We are now building fewer new properties than when the Queen first came to the throne in 1952!
While residential properties are smaller than in previous decades, property prices have increased and modern conveniences have changed beyond recognition.
The biggest change in the last 60 years has been in home ownership: this has more than doubled from 32% of all households in England in 1953 to 66% in 2010-11.
The Right to Buy scheme in the 1980s was a key driver of the rise, helping to lift owner occupation from 57% in 1981 to 68% in 1991.
However, owner occupation has been declining since its peak of 71% in 2003.
The Private Rented Sector (PRS) trend shows the reverse of the home ownership pattern. The proportion of rental accommodation in the PRS has fallen by two-thirds since the fifties, from 50% in 1953 to 17% in 2010-11.
However, the private rented sector has been rising again over the last decade, after being as low as 10% in 2001.
The proportion of social (council) housing has also risen and fallen over the same period. From 17% of all households in coronation year, peaked at 32% in 1981 and is now just 18%.
201,860 new residences were built in 1951, compared with an estimated 137,000 in 2011.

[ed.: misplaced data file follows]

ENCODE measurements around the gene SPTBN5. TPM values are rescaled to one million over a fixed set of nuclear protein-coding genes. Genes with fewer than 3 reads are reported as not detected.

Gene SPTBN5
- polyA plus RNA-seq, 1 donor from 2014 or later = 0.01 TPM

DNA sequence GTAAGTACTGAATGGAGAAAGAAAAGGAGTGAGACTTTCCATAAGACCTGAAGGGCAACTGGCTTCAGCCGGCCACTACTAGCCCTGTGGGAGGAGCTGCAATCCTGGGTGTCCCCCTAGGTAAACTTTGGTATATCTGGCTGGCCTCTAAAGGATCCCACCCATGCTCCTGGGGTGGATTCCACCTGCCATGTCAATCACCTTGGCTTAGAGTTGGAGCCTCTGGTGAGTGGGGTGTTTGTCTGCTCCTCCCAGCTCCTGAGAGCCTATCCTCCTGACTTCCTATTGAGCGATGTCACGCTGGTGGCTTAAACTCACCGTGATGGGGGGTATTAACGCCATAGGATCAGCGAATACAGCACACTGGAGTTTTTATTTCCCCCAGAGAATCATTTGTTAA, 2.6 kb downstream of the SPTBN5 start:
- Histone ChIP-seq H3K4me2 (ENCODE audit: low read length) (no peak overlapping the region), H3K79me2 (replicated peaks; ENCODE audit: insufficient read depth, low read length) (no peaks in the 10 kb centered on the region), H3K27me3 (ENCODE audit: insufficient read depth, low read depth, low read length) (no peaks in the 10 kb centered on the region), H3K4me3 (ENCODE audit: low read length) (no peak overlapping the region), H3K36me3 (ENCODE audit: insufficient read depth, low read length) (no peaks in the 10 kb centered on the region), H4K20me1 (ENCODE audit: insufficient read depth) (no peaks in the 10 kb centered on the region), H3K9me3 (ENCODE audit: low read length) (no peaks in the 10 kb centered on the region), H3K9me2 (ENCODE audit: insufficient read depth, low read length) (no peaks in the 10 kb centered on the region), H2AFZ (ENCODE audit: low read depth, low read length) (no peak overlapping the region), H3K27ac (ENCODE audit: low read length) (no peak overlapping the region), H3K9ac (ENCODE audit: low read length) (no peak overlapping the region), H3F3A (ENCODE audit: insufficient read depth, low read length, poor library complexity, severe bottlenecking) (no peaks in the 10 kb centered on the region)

New house building reached record levels in the sixties with 425,830 new homes being built.
New residential properties have also been shrinking in size. Properties less than 538 sq ft in size accounted for just 9% of all new homes built before 1980, this proportion doubled after 1980.
The types of new properties being built has also changed. Semi detached houses accounted for 41% of new homes built between 1945 and 1964, but represent only 15% of homes built after 1980.
Flats used to account for 15% of newly constructed property between 1945 and 1964, but after 1980, accounted for 20% of all new housing stock.
There has been a dramatic improvement in the quality of residential property of all types since the end of WWII.
In 1947, 42% of households had no bath or shower and 64% had no basic water supply: by 1991, the proportion had fallen to 0.3% and 1% respectively.
Households in the UK with a second toilet have increased from 31% in 1996 to 41% in 2007.
Another noticeable trend has been the fall of the ‘traditional’ family unit household.
The proportion of households in England occupied by married couples has dropped from 70% in 1971 to 40% in 2011. Over the same period, the proportion of single person households in the UK has risen from 19% in 1971 to 33% in 2011.
Single person households are expected to replace married households as the most common form of household over the next decade.
Over the last 60 years the average UK residential property price has increased 7,278% from £2,200 in 1951 to £162,338 in 2011. This is three times the rise in retail price inflation over the same period (2,477%).
UK property prices have risen in real terms in nearly two out of every three years – 38 out of 60 – since 1951.
* Research compiled from a number of sources by Lloyds TSB
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